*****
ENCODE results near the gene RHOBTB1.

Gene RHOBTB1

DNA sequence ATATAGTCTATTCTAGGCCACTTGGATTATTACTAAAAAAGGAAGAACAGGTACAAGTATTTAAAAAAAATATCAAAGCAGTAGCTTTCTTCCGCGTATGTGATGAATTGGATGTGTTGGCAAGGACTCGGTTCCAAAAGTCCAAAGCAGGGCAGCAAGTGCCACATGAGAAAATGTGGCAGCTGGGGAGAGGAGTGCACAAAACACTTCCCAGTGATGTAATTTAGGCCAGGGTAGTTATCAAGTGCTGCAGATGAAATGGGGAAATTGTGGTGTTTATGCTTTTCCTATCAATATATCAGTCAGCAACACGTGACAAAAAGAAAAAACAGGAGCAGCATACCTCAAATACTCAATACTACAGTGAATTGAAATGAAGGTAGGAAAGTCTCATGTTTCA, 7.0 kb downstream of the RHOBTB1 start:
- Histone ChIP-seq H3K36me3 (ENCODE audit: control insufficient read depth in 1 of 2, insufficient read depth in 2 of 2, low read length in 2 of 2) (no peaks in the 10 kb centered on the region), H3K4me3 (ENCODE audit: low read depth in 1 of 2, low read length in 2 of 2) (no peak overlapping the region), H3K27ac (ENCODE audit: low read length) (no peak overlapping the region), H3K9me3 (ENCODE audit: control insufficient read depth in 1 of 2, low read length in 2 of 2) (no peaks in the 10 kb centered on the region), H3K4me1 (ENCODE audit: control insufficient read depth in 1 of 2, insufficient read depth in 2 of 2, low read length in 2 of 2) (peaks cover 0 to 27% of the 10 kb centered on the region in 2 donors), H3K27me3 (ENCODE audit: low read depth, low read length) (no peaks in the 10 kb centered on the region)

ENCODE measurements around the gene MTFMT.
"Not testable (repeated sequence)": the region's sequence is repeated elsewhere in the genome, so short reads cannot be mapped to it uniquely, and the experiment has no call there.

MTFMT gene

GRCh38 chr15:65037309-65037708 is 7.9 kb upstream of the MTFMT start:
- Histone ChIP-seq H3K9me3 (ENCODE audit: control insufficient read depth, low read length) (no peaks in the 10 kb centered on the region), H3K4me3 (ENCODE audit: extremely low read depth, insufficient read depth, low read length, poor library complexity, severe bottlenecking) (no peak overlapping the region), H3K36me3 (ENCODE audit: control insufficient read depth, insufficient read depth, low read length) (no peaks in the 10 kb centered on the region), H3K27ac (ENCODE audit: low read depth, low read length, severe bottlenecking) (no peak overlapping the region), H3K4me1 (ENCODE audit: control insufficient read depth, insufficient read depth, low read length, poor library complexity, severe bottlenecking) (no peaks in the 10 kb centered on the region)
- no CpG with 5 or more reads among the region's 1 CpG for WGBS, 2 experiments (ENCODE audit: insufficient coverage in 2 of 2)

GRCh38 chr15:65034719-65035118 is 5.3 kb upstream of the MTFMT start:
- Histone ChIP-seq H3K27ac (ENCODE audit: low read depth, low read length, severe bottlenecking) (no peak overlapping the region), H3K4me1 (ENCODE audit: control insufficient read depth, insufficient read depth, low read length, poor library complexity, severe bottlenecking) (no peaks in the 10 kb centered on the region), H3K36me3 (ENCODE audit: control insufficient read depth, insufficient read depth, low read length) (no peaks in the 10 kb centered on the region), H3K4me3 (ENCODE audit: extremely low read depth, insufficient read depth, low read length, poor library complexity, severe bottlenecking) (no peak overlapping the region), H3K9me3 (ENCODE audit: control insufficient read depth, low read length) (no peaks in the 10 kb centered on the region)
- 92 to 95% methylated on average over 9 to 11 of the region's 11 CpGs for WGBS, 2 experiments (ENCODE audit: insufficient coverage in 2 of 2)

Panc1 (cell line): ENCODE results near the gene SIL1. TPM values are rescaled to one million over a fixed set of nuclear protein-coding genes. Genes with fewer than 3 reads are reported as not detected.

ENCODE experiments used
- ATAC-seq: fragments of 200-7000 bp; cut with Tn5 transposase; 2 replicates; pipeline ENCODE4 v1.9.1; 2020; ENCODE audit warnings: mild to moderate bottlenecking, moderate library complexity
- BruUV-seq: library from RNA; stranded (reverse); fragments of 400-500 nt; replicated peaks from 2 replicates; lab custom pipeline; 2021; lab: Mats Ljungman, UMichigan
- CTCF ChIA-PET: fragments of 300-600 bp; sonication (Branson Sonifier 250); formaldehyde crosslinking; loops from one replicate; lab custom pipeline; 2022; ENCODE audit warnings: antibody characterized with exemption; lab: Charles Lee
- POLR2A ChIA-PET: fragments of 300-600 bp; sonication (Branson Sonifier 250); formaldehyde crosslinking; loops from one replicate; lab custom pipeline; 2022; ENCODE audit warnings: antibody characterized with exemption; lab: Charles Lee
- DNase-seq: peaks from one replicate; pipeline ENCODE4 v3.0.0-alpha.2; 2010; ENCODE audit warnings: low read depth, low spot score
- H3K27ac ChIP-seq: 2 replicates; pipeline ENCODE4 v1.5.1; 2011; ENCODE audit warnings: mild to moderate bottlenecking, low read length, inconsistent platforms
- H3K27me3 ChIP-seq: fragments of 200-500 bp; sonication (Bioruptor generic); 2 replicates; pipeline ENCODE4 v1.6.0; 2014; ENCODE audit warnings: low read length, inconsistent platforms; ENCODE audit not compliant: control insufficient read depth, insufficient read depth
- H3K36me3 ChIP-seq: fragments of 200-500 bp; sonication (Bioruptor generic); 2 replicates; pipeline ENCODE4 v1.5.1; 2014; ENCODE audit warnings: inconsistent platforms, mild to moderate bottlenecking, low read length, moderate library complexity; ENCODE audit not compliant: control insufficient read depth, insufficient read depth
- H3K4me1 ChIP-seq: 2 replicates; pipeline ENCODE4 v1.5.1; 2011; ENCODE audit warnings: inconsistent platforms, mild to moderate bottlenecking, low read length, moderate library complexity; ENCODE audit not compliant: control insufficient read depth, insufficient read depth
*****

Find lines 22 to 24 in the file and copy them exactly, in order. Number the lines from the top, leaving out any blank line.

- H3K27me3 ChIP-seq: fragments of 200-500 bp; sonication (Bioruptor generic); 2 replicates; pipeline ENCODE4 v1.6.0; 2014; ENCODE audit warnings: low read length, inconsistent platforms; ENCODE audit not compliant: control insufficient read depth, insufficient read depth
- H3K36me3 ChIP-seq: fragments of 200-500 bp; sonication (Bioruptor generic); 2 replicates; pipeline ENCODE4 v1.5.1; 2014; ENCODE audit warnings: inconsistent platforms, mild to moderate bottlenecking, low read length, moderate library complexity; ENCODE audit not compliant: control insufficient read depth, insufficient read depth
- H3K4me1 ChIP-seq: 2 replicates; pipeline ENCODE4 v1.5.1; 2011; ENCODE audit warnings: inconsistent platforms, mild to moderate bottlenecking, low read length, moderate library complexity; ENCODE audit not compliant: control insufficient read depth, insufficient read depth